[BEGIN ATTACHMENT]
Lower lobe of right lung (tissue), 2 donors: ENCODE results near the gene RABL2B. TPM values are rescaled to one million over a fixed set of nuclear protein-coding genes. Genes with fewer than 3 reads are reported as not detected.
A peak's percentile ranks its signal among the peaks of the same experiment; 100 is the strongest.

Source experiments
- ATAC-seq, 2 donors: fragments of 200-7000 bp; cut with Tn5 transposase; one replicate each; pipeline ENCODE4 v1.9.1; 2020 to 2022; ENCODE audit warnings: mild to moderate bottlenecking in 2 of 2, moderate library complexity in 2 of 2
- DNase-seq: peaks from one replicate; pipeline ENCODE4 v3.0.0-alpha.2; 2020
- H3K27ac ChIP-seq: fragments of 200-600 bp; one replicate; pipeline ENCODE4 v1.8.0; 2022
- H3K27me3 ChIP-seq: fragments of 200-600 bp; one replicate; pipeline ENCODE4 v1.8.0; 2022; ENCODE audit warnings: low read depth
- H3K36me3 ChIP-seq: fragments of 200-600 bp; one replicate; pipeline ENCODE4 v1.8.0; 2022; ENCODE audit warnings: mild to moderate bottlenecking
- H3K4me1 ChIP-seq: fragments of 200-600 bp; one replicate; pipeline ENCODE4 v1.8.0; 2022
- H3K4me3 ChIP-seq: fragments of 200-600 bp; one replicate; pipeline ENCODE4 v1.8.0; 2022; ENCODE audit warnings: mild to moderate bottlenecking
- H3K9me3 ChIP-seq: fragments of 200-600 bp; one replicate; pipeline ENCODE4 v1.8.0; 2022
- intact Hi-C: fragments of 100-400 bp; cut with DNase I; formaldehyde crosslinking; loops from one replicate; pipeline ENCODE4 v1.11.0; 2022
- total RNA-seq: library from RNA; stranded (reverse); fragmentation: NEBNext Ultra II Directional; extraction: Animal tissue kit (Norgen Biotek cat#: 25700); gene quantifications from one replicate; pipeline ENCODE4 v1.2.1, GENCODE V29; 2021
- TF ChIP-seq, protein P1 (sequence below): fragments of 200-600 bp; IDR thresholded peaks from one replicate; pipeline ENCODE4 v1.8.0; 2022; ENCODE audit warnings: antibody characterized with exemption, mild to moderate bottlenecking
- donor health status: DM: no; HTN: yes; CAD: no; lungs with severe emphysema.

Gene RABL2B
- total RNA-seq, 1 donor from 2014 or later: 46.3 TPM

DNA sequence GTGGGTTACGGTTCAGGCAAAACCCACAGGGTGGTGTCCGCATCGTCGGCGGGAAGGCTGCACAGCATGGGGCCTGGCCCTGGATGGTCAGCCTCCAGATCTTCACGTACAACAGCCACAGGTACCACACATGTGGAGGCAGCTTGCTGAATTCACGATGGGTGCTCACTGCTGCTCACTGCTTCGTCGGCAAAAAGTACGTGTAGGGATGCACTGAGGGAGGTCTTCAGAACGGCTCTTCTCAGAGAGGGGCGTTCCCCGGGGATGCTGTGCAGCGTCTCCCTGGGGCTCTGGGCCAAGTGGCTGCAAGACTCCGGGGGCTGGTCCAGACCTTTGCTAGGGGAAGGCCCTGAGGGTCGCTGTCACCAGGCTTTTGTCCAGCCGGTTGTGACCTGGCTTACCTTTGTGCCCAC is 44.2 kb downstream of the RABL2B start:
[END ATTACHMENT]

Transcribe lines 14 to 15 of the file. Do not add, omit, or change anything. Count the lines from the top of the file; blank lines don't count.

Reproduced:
- TF ChIP-seq, protein P1 (sequence below): fragments of 200-600 bp; IDR thresholded peaks from one replicate; pipeline ENCODE4 v1.8.0; 2022; ENCODE audit warnings: antibody characterized with exemption, mild to moderate bottlenecking
- donor health status: DM: no; HTN: yes; CAD: no; lungs with severe emphysema.